Acid RainTHOUGHTS ON ACID RAINAcid rain is a serious problem with disastrous effects. Each day this seriousproblem increases, many people believe that this issue is too small to deal withright now this issue should be met head on and solved before it is too late.

Inthe following paragraphs I will be discussing the impact has on the wildlife andhow our atmosphere is being destroyed by acid rain.CAUSESAcid rain is a cancer eating into the face of Eastern Canada and the NorthEastern United States. In Canada, the main sulphuric acid sources are non-ferrous smelters and power generation. On both sides of the border, cars andtrucks are the main sources for nitric acid(about 40% of the total), while powergenerating plants and industrial commercial and residential fuel combustiontogether contribute most of the rest.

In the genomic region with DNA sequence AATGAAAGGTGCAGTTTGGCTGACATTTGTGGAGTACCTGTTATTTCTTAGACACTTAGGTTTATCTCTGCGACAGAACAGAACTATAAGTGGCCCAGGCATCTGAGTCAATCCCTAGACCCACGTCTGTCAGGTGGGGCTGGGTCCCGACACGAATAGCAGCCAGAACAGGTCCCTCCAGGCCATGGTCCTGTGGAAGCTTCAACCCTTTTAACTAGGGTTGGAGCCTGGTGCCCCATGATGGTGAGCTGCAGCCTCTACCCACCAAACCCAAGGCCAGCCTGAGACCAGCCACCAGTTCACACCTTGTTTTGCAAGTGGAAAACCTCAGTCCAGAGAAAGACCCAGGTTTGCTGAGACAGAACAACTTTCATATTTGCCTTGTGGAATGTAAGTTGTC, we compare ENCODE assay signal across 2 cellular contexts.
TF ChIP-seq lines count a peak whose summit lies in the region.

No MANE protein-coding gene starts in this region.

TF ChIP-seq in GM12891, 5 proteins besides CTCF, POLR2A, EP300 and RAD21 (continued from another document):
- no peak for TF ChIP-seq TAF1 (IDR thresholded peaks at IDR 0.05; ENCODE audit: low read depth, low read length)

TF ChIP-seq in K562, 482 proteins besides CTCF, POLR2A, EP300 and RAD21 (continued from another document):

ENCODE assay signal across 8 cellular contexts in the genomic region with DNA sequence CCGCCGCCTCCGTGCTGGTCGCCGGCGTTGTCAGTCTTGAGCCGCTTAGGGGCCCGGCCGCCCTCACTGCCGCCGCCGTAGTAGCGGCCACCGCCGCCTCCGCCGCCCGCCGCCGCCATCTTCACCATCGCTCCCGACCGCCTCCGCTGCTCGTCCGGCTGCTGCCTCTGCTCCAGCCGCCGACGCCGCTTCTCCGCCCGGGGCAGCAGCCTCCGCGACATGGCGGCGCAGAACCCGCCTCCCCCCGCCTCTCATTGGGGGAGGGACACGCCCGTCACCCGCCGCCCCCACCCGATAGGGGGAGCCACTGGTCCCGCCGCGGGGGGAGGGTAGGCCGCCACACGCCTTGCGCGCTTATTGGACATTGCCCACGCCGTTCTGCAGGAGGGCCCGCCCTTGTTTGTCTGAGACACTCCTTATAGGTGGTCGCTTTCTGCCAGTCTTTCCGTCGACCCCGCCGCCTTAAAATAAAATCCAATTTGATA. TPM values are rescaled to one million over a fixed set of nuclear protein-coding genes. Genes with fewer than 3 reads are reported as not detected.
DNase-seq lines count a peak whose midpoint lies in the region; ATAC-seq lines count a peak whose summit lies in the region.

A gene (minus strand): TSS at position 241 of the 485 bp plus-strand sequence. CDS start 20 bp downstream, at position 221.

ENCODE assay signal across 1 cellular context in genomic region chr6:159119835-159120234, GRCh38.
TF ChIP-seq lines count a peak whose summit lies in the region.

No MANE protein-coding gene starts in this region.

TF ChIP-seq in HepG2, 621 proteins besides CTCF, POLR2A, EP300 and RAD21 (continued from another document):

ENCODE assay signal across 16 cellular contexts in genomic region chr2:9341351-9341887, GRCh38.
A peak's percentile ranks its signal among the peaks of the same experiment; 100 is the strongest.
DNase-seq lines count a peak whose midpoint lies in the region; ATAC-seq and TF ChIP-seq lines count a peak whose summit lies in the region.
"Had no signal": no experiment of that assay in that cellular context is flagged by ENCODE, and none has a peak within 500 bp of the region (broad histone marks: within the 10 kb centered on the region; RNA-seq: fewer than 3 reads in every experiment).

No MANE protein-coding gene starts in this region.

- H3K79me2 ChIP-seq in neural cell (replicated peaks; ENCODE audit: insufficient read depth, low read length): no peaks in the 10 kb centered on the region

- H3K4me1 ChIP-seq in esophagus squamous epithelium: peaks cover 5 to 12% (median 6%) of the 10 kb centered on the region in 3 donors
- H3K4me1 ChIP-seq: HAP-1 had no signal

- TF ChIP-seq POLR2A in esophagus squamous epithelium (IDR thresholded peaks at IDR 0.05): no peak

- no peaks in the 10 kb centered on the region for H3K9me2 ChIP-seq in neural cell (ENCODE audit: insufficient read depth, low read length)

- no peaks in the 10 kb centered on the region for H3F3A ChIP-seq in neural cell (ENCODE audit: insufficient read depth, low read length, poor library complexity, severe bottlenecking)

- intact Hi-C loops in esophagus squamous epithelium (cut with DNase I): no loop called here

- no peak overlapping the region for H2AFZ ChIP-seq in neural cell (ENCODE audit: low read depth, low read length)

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In the air, the sulphur dioxide andnitrogen oxides can be transformed into sulphuric acid and nitric acid, and aircurrent can send them thousands of kilometres from the source.When the acidsfall to the earth in any form it will have large impact on the growth or thepreservation of certain wildlife.NO DEFENSEAreas in Ontario mainly southern regions that are near the Great Lakes, suchsubstances as limestone or other known antacids can neutralize acids enteringthe body of water thereby protecting it. However, large areas of Ontario thatare near the Pre-Cambrian Shield, with quartzite or granite based geology andlittle top soil, there is not enough buffering capacity to neutralize even smallamounts of acid falling on the soil and the lakes.